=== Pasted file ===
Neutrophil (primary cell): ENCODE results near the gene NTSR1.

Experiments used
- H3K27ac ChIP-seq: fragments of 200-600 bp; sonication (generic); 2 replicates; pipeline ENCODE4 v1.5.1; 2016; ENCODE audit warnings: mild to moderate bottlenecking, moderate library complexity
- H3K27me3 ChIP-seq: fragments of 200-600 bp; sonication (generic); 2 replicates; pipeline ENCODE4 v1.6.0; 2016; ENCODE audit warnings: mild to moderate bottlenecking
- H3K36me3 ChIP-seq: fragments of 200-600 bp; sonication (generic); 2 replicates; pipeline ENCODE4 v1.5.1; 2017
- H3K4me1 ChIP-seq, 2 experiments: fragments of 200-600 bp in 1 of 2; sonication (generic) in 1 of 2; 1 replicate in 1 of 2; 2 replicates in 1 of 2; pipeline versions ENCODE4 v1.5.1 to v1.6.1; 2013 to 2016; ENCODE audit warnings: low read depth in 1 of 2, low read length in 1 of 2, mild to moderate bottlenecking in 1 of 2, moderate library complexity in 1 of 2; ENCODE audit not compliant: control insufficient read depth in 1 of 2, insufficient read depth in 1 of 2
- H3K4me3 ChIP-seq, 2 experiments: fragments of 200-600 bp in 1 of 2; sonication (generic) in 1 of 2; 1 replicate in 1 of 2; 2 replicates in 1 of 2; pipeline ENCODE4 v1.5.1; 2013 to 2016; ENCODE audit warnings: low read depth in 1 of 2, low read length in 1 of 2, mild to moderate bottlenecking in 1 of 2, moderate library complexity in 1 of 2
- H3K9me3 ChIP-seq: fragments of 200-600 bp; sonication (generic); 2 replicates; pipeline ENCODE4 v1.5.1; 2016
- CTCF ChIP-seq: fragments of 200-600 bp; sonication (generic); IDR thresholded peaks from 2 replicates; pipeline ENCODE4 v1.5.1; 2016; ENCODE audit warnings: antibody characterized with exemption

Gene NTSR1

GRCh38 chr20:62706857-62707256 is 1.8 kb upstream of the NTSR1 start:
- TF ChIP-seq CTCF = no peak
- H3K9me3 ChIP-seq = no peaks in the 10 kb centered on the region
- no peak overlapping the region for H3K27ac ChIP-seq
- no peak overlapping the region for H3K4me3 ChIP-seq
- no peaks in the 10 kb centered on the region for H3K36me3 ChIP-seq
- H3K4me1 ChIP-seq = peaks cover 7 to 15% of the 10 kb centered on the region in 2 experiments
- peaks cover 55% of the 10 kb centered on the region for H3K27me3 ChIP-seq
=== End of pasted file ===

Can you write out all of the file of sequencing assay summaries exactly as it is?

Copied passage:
Neutrophil (primary cell): ENCODE results near the gene NTSR1.

Experiments used
- H3K27ac ChIP-seq: fragments of 200-600 bp; sonication (generic); 2 replicates; pipeline ENCODE4 v1.5.1; 2016; ENCODE audit warnings: mild to moderate bottlenecking, moderate library complexity
- H3K27me3 ChIP-seq: fragments of 200-600 bp; sonication (generic); 2 replicates; pipeline ENCODE4 v1.6.0; 2016; ENCODE audit warnings: mild to moderate bottlenecking
- H3K36me3 ChIP-seq: fragments of 200-600 bp; sonication (generic); 2 replicates; pipeline ENCODE4 v1.5.1; 2017
- H3K4me1 ChIP-seq, 2 experiments: fragments of 200-600 bp in 1 of 2; sonication (generic) in 1 of 2; 1 replicate in 1 of 2; 2 replicates in 1 of 2; pipeline versions ENCODE4 v1.5.1 to v1.6.1; 2013 to 2016; ENCODE audit warnings: low read depth in 1 of 2, low read length in 1 of 2, mild to moderate bottlenecking in 1 of 2, moderate library complexity in 1 of 2; ENCODE audit not compliant: control insufficient read depth in 1 of 2, insufficient read depth in 1 of 2
- H3K4me3 ChIP-seq, 2 experiments: fragments of 200-600 bp in 1 of 2; sonication (generic) in 1 of 2; 1 replicate in 1 of 2; 2 replicates in 1 of 2; pipeline ENCODE4 v1.5.1; 2013 to 2016; ENCODE audit warnings: low read depth in 1 of 2, low read length in 1 of 2, mild to moderate bottlenecking in 1 of 2, moderate library complexity in 1 of 2
- H3K9me3 ChIP-seq: fragments of 200-600 bp; sonication (generic); 2 replicates; pipeline ENCODE4 v1.5.1; 2016
- CTCF ChIP-seq: fragments of 200-600 bp; sonication (generic); IDR thresholded peaks from 2 replicates; pipeline ENCODE4 v1.5.1; 2016; ENCODE audit warnings: antibody characterized with exemption

Gene NTSR1

GRCh38 chr20:62706857-62707256 is 1.8 kb upstream of the NTSR1 start:
- TF ChIP-seq CTCF = no peak
- H3K9me3 ChIP-seq = no peaks in the 10 kb centered on the region
- no peak overlapping the region for H3K27ac ChIP-seq
- no peak overlapping the region for H3K4me3 ChIP-seq
- no peaks in the 10 kb centered on the region for H3K36me3 ChIP-seq
- H3K4me1 ChIP-seq = peaks cover 7 to 15% of the 10 kb centered on the region in 2 experiments
- peaks cover 55% of the 10 kb centered on the region for H3K27me3 ChIP-seq